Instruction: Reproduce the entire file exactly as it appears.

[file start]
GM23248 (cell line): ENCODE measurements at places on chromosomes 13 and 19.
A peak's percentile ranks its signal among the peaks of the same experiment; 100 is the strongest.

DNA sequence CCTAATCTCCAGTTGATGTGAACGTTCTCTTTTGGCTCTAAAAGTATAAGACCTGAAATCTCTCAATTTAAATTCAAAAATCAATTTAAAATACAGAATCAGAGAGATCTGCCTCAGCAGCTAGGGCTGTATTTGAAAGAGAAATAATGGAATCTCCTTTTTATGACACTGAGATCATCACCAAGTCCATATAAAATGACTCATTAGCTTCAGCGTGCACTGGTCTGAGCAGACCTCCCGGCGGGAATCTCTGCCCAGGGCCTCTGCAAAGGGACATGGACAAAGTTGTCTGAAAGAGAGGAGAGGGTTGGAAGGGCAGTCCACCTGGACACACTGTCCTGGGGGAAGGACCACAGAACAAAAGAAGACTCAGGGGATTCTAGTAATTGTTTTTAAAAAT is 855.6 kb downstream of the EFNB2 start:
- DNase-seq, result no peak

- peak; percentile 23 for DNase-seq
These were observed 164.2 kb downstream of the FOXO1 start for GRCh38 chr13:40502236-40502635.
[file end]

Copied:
GM23248 (cell line): ENCODE measurements at places on chromosomes 13 and 19.
A peak's percentile ranks its signal among the peaks of the same experiment; 100 is the strongest.

DNA sequence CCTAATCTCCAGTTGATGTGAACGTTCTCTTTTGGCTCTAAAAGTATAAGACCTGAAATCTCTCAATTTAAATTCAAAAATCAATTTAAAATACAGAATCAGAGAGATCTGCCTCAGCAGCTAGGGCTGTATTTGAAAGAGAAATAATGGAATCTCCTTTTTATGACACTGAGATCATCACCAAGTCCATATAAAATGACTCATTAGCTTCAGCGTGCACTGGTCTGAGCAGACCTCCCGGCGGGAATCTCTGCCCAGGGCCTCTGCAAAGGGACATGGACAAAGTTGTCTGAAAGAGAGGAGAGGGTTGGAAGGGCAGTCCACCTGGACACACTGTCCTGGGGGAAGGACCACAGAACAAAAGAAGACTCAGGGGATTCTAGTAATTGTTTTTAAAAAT is 855.6 kb downstream of the EFNB2 start:
- DNase-seq, result no peak

- peak; percentile 23 for DNase-seq
These were observed 164.2 kb downstream of the FOXO1 start for GRCh38 chr13:40502236-40502635.